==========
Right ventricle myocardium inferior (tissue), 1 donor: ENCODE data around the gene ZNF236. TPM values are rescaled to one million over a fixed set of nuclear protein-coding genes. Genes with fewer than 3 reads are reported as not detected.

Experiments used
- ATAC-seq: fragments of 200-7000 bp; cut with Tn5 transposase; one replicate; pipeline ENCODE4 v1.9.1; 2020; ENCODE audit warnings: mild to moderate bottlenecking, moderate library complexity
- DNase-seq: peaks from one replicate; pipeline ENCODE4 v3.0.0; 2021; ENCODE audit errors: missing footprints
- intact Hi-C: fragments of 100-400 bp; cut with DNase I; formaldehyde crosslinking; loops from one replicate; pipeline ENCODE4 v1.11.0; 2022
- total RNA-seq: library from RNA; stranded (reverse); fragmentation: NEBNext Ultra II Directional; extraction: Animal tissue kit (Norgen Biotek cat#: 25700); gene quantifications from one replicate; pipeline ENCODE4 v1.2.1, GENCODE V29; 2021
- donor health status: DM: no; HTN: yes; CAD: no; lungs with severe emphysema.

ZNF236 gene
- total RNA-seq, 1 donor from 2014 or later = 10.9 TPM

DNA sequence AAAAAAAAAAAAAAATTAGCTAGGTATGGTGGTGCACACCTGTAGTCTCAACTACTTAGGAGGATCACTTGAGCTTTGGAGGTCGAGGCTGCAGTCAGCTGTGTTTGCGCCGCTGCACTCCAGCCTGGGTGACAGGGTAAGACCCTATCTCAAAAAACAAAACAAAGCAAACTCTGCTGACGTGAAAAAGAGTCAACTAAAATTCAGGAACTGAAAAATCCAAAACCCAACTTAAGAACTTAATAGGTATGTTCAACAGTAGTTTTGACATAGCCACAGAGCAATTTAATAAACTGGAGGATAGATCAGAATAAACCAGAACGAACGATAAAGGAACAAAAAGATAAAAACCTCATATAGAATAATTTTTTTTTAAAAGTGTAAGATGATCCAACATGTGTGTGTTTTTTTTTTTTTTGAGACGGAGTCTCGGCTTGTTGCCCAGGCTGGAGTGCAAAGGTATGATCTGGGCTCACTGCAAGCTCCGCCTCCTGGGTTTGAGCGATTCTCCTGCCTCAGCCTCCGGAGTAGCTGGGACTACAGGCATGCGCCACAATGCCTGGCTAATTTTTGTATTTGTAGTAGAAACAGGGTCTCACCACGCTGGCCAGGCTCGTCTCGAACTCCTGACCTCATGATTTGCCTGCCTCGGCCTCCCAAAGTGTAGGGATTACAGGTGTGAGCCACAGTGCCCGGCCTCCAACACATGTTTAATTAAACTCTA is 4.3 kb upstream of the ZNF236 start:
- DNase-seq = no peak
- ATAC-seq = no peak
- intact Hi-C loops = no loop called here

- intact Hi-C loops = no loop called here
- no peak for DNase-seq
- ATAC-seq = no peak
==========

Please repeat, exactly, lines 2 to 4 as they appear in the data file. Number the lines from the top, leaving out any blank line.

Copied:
Experiments used
- ATAC-seq: fragments of 200-7000 bp; cut with Tn5 transposase; one replicate; pipeline ENCODE4 v1.9.1; 2020; ENCODE audit warnings: mild to moderate bottlenecking, moderate library complexity
- DNase-seq: peaks from one replicate; pipeline ENCODE4 v3.0.0; 2021; ENCODE audit errors: missing footprints